be someone of 70 kg body weight).32 The defined daily dose, a measure of
equivalence that permits pooling of usage data across different drugs used for
the same indications and values, are available from the WHO Collaborating
Centre for Drug Statistics Methodology (www.whocc.no/atc_ddd_index). The
defined daily doses in the exposed group were recoded as a categorical
variable: 1-30, 31-60, 61-90, and ≥91, corresponding to prescriptions of one,
two, three, or more than three months’ duration. We classified study drugs as
benzodiazepines, Z drugs (zaleplon, zolpidem, and zopiclone), and other.
Patients who were prescribed study drugs were further dichotomised according to
whether or not the study drug continued to be prescribed after the first 12
months of observation.
Covariates and potential
Statistical adjustment was
undertaken for potential confounders. Controlling for confounding by indication
(that is, possible reasons for being prescribed a study drug) is especially
important. Potential confounders included sex, age at study entry, sleep
disorders, anxiety disorders, other psychiatric disorders, medical morbidity,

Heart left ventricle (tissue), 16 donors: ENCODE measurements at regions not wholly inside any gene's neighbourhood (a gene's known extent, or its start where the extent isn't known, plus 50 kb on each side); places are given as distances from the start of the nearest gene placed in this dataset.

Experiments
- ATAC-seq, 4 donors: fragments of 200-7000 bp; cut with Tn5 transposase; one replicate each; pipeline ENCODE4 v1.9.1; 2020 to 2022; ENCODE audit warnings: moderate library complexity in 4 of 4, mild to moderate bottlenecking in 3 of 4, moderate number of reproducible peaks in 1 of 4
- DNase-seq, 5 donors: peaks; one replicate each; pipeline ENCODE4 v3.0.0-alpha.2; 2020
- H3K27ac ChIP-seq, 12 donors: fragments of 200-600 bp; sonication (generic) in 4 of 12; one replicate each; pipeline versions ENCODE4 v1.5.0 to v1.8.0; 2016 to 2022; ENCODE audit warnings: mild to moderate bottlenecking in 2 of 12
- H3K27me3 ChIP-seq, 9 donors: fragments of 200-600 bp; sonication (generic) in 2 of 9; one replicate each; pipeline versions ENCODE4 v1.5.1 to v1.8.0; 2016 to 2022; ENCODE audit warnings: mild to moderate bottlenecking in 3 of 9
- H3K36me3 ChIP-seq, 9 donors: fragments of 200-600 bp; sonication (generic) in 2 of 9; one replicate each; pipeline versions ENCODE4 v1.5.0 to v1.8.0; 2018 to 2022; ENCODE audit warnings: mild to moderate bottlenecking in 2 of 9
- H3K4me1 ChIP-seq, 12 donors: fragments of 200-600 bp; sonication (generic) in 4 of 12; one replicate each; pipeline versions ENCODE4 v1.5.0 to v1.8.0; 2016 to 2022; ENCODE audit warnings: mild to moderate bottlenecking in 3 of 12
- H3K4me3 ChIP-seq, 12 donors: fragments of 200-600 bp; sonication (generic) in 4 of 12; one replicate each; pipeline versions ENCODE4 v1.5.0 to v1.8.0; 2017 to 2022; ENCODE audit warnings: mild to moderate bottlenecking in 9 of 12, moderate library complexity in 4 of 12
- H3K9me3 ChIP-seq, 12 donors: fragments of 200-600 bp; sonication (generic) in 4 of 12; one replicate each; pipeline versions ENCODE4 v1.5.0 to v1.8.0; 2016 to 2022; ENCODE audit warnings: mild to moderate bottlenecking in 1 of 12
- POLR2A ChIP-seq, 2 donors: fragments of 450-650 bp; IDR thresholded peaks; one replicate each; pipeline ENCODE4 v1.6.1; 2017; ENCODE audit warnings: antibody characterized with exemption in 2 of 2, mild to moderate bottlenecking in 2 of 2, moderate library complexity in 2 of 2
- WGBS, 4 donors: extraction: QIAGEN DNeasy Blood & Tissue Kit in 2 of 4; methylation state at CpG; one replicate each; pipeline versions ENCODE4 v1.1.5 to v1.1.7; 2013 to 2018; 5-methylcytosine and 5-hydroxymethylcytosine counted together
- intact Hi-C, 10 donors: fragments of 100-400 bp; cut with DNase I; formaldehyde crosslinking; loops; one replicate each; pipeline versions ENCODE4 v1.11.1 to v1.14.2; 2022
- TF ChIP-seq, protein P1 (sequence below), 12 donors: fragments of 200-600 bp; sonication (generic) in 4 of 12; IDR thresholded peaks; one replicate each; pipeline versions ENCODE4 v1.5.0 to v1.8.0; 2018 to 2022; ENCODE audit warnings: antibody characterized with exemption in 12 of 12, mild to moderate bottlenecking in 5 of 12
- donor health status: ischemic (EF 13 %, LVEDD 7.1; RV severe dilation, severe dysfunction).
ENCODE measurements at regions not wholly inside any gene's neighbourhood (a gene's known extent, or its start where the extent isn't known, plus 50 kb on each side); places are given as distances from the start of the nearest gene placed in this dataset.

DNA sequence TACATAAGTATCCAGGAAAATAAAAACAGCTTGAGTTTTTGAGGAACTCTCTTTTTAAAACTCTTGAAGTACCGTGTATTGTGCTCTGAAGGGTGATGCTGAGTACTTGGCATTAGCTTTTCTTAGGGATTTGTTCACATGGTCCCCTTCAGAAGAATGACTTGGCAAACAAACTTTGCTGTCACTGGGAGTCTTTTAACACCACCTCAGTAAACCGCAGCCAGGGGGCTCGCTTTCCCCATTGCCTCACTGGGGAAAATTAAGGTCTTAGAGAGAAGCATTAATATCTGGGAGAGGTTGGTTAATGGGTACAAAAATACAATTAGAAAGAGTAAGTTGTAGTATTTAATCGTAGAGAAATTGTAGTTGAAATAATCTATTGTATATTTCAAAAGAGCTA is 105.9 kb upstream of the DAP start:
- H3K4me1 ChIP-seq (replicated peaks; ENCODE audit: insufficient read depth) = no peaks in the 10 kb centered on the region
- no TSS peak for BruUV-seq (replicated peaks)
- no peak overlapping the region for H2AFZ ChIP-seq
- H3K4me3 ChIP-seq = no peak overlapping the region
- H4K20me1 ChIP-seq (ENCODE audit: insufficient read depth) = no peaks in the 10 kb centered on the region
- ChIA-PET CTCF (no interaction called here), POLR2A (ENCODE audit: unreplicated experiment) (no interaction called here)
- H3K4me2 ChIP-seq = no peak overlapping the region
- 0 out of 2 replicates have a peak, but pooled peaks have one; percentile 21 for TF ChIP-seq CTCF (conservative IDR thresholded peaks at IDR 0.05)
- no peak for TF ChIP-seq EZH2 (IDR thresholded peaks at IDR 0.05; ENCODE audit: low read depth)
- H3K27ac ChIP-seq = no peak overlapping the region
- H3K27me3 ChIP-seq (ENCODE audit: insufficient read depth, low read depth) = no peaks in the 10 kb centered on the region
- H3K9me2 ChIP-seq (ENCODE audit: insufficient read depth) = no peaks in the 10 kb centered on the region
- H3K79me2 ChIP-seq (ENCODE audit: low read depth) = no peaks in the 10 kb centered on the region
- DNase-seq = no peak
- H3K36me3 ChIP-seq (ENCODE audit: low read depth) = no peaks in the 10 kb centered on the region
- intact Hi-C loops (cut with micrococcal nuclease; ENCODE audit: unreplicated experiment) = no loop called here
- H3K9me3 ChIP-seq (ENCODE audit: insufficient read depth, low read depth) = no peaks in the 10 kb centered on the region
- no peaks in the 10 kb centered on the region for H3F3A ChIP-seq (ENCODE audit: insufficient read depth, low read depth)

and prescriptions for non-study drugs. Smoking and alcohol use were recorded
within the dataset as current, former, or never. As a means of controlling
partially for differences in socioeconomic status, we matched patients who were
or were not prescribed study drugs by practice.
Medical morbidity was ascertained using Read codes for arthritis
and musculoskeletal problems, asthma, cancer, chronic obstructive pulmonary
disease, diabetes, gastrointestinal disorders, epilepsy, hypertension,
ischaemic heart disease, stroke, and sleep disorders (www.connectingforhealth.nhs.uk/systemsandservices/data/uktc/readcodes). We
subdivided psychiatric codes into anxiety disorders (the main indication for anxiolytic
prescribing) and all other psychiatric disorders.
Using Cox proportional hazards
models, we estimated the hazard ratios for death after recruitment into the